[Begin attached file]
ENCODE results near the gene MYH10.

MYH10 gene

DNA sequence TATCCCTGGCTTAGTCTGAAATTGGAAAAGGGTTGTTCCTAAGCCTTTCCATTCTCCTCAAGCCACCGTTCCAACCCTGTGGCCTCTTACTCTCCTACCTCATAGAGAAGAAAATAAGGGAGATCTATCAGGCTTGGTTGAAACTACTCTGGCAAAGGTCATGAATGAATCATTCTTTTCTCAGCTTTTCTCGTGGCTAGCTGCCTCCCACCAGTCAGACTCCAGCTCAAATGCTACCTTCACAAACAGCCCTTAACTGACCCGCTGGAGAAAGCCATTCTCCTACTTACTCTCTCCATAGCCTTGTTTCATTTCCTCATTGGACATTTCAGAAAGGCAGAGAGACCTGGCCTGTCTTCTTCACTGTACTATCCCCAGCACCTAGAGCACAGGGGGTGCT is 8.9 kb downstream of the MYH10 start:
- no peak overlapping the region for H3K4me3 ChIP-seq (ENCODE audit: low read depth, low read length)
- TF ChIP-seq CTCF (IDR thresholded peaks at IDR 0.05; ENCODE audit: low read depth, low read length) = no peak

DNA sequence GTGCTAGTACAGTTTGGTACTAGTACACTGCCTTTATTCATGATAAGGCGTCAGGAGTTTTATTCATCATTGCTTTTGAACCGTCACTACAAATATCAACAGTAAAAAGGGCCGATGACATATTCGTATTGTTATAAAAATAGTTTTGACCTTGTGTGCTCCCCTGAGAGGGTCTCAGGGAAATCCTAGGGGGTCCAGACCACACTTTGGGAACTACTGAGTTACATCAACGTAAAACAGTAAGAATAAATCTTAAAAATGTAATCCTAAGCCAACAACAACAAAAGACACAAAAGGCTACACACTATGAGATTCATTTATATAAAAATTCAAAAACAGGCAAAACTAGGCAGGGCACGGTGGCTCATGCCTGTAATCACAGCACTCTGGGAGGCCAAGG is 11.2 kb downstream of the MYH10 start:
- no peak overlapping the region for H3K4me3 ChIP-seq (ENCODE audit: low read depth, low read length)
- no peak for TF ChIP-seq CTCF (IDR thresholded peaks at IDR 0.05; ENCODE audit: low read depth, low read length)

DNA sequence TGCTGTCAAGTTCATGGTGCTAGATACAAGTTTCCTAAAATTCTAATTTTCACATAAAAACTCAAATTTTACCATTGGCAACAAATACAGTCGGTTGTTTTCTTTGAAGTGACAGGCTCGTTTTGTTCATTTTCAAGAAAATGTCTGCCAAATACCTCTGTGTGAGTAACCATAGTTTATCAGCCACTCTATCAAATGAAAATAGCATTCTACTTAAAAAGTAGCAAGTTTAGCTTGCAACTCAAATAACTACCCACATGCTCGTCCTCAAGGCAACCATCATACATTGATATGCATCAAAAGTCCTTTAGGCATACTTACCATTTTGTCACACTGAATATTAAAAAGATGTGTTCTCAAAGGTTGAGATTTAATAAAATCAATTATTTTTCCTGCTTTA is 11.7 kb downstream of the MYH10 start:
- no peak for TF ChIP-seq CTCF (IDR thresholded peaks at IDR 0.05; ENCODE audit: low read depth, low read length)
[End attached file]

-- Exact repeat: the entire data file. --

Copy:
ENCODE results near the gene MYH10.

MYH10 gene

DNA sequence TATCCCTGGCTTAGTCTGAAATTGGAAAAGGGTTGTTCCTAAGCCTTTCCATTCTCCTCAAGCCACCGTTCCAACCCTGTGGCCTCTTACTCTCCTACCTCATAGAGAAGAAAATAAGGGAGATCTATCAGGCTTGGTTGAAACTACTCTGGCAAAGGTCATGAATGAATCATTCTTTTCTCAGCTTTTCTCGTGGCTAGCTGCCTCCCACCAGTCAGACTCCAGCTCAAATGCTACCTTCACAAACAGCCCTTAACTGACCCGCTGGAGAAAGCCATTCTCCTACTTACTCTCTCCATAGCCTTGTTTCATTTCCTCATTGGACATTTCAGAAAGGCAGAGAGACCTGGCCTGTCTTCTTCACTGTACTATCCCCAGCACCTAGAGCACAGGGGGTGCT is 8.9 kb downstream of the MYH10 start:
- no peak overlapping the region for H3K4me3 ChIP-seq (ENCODE audit: low read depth, low read length)
- TF ChIP-seq CTCF (IDR thresholded peaks at IDR 0.05; ENCODE audit: low read depth, low read length) = no peak

DNA sequence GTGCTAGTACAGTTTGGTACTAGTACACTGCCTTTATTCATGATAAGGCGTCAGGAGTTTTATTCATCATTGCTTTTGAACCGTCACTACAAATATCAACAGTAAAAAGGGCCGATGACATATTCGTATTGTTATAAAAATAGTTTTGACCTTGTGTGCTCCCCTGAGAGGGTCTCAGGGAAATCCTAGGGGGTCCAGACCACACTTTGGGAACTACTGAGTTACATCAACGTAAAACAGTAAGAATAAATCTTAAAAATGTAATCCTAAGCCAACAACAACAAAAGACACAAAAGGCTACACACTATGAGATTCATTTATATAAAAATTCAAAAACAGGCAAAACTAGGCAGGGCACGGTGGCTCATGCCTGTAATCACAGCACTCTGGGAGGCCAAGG is 11.2 kb downstream of the MYH10 start:
- no peak overlapping the region for H3K4me3 ChIP-seq (ENCODE audit: low read depth, low read length)
- no peak for TF ChIP-seq CTCF (IDR thresholded peaks at IDR 0.05; ENCODE audit: low read depth, low read length)

DNA sequence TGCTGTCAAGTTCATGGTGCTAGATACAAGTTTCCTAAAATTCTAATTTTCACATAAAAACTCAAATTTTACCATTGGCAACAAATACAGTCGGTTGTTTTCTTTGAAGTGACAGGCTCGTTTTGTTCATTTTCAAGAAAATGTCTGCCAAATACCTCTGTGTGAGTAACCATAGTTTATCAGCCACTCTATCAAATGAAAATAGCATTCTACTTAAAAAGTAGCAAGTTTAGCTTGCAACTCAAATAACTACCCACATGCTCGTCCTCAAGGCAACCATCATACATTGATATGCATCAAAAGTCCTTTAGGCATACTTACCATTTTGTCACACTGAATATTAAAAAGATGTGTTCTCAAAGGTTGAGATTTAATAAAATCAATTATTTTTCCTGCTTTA is 11.7 kb downstream of the MYH10 start:
- no peak for TF ChIP-seq CTCF (IDR thresholded peaks at IDR 0.05; ENCODE audit: low read depth, low read length)